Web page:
Wednesday, July 2, 2003
There's no wind in the sails of this 'Sinbad'
I suppose it was time for "Sinbad" to return to the cinematic seas. The grand myths remain timeless by continuing to connect with the contemporary vernacular.
"Lord of the Rings" aside, we haven't seen this kind of mythological magic since Ray Harryhausen lovingly created impossible adventures and fantastic worlds of wonder with his painstakingly stop-motion medusas and minotaurs and fighting skeletons. Unreal, yes, but isn't that the point?
With the limitless possibilities of modern animation techniques at their disposal, directors Tim Johnson ("Antz") and Patrick Gilmore (a former video-game producer making his feature debut) fail to deliver anything close to Harryhausen's awe and wonder in DreamWorks' take on the Sinbad adventure. The ploddingly literal screenplay by John Logan doesn't help matters.
Plundering pirate Sinbad (lazily voiced by Brad Pitt with a glib nonchalance that stands in for personality) is little more than a smart-mouthed aquatic delinquent.
The obligatory odyssey involves the stolen "Book of Peace" (apparently some sort of supernatural shield against the capricious gods and goddesses of the ancient world), a journey to the edge of the Earth and a battle of wits with the Goddess of Chaos (Michelle Pfeiffer in a purring, playful performance).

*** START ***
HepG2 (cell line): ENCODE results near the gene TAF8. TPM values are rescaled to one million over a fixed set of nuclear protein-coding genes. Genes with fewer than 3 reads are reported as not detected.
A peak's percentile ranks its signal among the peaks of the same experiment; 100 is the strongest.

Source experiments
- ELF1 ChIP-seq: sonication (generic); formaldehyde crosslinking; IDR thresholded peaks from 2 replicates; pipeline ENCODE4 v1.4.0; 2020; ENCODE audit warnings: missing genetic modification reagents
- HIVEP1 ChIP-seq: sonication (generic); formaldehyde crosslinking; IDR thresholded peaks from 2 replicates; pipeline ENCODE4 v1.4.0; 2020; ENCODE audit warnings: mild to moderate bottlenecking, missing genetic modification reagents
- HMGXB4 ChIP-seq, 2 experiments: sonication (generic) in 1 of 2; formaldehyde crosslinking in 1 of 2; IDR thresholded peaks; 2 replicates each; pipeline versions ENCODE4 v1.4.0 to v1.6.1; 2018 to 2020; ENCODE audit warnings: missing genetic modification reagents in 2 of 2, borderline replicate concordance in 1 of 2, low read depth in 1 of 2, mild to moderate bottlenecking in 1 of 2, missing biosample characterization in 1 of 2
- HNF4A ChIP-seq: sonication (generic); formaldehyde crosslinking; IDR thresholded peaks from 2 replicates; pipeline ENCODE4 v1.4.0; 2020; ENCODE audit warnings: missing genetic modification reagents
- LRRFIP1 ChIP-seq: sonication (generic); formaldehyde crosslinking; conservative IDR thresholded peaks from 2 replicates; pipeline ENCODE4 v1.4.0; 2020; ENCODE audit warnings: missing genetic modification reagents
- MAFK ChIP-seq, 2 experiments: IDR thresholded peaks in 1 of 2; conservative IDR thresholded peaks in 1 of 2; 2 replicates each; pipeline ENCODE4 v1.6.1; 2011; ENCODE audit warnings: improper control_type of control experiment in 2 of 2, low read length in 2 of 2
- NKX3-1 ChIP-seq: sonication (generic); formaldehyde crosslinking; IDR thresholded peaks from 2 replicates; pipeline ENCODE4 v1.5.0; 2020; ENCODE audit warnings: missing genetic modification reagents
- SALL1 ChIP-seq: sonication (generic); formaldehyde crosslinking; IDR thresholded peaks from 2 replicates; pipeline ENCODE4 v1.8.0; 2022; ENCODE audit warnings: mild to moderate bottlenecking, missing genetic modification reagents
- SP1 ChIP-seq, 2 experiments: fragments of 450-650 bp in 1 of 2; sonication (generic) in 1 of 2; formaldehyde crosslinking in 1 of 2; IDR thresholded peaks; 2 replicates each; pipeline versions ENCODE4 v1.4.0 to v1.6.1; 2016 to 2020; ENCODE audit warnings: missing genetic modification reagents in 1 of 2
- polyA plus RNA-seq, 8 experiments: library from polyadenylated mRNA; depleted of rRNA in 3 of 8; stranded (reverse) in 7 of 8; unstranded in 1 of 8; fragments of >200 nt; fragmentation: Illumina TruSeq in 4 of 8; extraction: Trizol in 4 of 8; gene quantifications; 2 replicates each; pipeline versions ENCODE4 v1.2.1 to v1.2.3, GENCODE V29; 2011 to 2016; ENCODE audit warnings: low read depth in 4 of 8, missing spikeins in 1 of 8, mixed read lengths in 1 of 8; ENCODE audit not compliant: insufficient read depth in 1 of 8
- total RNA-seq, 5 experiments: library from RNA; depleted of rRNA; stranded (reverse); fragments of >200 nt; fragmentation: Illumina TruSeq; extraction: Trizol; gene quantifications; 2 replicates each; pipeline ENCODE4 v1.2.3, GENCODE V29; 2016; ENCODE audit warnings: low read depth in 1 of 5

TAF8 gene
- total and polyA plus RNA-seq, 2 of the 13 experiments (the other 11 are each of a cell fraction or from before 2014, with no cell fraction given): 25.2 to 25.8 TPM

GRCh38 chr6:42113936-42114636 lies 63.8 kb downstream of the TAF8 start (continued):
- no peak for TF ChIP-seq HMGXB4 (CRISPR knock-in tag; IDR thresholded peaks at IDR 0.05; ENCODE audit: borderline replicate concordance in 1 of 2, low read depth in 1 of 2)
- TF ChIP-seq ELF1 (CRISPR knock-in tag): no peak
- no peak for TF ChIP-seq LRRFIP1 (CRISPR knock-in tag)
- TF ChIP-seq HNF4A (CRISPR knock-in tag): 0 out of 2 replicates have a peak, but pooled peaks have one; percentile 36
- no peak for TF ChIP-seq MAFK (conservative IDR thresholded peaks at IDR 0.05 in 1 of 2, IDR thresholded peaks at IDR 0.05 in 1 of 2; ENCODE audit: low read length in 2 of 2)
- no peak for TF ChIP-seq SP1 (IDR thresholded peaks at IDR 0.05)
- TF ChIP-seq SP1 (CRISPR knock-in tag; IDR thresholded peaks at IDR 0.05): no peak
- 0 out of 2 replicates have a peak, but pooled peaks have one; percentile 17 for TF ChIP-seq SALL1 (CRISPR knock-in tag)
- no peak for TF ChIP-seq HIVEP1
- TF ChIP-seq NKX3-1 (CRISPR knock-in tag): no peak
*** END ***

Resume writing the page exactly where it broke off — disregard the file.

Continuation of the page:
Sinbad's best friend, Proteus (Joseph Fiennes), a stiff, sanctimonious straight prince bucking for sainthood, and his bride-to-be Marina (Catherine Zeta-Jones), a court diplomat with the untapped heart of a tomboy adventuress, prod the cocky cavalier brigand into embracing that obligatory heart of gold hidden under all that tinny dialogue.
The mix of traditional cel animation and the computer-generated digital paintbrush becomes distracting. To their credit, the directors use the technique to free the "camera" and let it roam, swinging from the rigging, soaring through the air, diving down the mast.
But amid the Maxfield Parrish fantasy kingdoms and the video-game creatures, the humans are less "real" than their magical world.
If animators are actors, as a Disney veteran once explained to me, the DreamWorks team is the equivalent of bad community theater, struggling to communicate even simple expressions of joy, jealousy and starry-eyed infatuation.
Not that there are any real human dilemmas to ponder. Why worry about sacrifice when problems are resolved through super-heroic effort and everyone is saved from the consequences of duties and decisions?
This rosy happily-ever-after is handed out like a bag of jewels: another treasure painlessly plundered by the incorrigible pirate boy.
Sean Axmaker is a movie reviewer and free-lance film writer based in Seattle. He can be reached via e-mail at firstname.lastname@example.org.
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